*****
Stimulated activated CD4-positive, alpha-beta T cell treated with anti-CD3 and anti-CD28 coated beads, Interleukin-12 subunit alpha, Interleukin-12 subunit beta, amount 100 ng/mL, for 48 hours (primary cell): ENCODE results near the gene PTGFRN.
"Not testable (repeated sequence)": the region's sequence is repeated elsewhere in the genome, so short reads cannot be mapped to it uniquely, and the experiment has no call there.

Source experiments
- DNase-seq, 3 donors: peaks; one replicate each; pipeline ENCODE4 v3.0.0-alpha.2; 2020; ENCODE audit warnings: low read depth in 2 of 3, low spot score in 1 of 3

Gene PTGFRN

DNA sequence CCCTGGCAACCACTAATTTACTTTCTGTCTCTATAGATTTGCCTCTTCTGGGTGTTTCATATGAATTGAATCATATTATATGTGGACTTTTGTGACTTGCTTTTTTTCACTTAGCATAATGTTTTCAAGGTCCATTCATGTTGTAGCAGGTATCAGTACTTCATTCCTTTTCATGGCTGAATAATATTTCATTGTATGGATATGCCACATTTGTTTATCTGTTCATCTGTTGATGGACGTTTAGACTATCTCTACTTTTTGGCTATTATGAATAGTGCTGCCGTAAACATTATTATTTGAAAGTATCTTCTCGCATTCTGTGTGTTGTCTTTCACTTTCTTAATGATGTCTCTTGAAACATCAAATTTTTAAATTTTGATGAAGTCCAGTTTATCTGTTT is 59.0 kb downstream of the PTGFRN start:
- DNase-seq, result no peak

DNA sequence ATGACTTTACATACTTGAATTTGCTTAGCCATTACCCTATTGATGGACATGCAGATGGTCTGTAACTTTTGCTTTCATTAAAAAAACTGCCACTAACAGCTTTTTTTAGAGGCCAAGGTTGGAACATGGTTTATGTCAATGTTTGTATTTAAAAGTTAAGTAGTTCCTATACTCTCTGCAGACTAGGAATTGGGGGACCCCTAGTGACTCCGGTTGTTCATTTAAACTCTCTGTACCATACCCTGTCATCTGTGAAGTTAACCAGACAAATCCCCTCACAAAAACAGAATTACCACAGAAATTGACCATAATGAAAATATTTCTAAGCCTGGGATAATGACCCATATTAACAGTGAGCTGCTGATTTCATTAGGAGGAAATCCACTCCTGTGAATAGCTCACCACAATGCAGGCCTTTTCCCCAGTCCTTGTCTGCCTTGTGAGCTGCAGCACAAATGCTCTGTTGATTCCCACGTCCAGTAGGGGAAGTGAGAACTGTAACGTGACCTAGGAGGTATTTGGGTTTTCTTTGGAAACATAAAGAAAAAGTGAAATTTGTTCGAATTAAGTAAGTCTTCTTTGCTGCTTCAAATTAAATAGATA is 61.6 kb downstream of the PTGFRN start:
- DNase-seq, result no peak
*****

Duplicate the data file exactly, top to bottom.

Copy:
Stimulated activated CD4-positive, alpha-beta T cell treated with anti-CD3 and anti-CD28 coated beads, Interleukin-12 subunit alpha, Interleukin-12 subunit beta, amount 100 ng/mL, for 48 hours (primary cell): ENCODE results near the gene PTGFRN.
"Not testable (repeated sequence)": the region's sequence is repeated elsewhere in the genome, so short reads cannot be mapped to it uniquely, and the experiment has no call there.

Source experiments
- DNase-seq, 3 donors: peaks; one replicate each; pipeline ENCODE4 v3.0.0-alpha.2; 2020; ENCODE audit warnings: low read depth in 2 of 3, low spot score in 1 of 3

Gene PTGFRN

DNA sequence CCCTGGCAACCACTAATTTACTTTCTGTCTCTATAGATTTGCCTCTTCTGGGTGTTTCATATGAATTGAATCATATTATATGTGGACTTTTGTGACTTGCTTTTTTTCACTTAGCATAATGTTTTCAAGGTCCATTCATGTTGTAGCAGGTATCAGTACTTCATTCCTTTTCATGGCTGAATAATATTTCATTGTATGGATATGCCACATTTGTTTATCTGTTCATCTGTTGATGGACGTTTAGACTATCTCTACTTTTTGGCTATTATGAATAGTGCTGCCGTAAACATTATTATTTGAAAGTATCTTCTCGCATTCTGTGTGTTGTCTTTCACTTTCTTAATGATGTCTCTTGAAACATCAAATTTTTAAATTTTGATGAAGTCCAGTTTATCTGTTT is 59.0 kb downstream of the PTGFRN start:
- DNase-seq, result no peak

DNA sequence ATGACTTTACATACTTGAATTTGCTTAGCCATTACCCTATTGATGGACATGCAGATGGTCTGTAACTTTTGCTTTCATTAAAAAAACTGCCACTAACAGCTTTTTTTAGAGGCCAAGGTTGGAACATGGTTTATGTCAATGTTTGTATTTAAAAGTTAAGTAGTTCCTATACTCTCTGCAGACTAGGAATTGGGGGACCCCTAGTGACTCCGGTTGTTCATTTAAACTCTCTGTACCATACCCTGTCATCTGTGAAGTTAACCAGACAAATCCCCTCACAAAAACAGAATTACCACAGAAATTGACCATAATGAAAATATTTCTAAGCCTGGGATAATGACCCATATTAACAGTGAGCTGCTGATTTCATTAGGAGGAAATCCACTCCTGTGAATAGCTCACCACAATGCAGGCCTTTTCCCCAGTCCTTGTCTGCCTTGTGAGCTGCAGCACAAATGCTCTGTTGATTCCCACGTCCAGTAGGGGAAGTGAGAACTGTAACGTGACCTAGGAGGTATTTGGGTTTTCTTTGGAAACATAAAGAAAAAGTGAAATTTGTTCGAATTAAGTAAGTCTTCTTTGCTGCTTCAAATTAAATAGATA is 61.6 kb downstream of the PTGFRN start:
- DNase-seq, result no peak